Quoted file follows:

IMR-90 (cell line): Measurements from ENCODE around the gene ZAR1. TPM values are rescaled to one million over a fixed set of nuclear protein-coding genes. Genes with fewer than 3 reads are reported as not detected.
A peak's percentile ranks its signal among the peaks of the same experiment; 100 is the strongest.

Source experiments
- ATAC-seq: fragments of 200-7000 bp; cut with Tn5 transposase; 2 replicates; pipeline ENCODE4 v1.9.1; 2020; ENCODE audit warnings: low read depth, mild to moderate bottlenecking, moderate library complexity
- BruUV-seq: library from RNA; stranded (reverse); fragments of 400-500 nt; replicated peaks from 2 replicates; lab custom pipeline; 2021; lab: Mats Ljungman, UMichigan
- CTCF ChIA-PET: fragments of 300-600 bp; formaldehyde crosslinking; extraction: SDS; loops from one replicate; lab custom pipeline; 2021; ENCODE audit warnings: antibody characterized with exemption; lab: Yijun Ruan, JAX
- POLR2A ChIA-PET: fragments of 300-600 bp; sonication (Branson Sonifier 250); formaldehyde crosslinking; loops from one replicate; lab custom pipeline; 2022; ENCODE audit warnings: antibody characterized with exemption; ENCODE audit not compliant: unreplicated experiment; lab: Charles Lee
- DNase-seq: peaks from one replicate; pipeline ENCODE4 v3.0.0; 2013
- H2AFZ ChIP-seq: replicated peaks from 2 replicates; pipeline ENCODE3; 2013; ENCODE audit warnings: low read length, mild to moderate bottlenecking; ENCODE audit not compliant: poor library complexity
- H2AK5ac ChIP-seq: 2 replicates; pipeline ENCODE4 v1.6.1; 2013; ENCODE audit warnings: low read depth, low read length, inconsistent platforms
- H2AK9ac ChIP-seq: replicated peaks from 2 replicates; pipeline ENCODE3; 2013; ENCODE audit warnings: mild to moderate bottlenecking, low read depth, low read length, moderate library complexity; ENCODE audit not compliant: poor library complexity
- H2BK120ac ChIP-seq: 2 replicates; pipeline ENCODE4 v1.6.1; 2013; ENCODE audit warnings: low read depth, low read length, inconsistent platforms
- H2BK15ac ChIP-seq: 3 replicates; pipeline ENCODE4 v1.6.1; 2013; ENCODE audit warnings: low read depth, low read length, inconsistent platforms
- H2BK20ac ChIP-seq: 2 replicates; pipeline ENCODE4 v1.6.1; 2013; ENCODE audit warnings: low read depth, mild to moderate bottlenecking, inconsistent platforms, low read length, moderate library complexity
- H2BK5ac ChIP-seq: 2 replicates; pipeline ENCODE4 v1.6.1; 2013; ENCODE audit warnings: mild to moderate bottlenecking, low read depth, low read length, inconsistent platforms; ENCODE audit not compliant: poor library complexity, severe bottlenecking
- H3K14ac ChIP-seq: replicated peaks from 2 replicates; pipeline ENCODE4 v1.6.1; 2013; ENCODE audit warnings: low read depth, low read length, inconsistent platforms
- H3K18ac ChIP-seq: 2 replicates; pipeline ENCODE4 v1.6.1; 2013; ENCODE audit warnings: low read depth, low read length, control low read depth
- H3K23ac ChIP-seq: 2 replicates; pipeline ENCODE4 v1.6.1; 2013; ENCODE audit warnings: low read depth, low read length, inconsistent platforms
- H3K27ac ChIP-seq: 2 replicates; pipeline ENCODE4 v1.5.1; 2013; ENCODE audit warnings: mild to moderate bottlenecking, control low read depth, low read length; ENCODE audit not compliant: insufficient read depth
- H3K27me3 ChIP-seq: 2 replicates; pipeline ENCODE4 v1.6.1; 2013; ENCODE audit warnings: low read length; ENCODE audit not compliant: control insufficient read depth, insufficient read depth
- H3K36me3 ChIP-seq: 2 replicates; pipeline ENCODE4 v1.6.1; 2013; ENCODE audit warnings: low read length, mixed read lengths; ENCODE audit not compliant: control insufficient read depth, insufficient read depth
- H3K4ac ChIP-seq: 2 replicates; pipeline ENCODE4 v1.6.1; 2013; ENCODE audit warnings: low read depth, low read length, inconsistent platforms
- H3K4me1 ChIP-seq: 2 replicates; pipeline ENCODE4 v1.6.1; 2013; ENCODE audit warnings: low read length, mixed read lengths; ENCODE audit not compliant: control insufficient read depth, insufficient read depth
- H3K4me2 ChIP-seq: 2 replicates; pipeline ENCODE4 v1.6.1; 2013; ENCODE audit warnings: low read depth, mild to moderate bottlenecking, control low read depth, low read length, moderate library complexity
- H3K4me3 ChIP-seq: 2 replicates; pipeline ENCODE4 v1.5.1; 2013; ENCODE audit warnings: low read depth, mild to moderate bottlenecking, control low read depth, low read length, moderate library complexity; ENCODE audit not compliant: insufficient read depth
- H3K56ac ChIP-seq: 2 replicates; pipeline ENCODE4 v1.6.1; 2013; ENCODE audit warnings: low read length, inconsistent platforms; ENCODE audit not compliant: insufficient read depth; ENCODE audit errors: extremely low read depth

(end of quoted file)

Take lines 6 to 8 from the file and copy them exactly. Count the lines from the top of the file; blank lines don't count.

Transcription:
- CTCF ChIA-PET: fragments of 300-600 bp; formaldehyde crosslinking; extraction: SDS; loops from one replicate; lab custom pipeline; 2021; ENCODE audit warnings: antibody characterized with exemption; lab: Yijun Ruan, JAX
- POLR2A ChIA-PET: fragments of 300-600 bp; sonication (Branson Sonifier 250); formaldehyde crosslinking; loops from one replicate; lab custom pipeline; 2022; ENCODE audit warnings: antibody characterized with exemption; ENCODE audit not compliant: unreplicated experiment; lab: Charles Lee
- DNase-seq: peaks from one replicate; pipeline ENCODE4 v3.0.0; 2013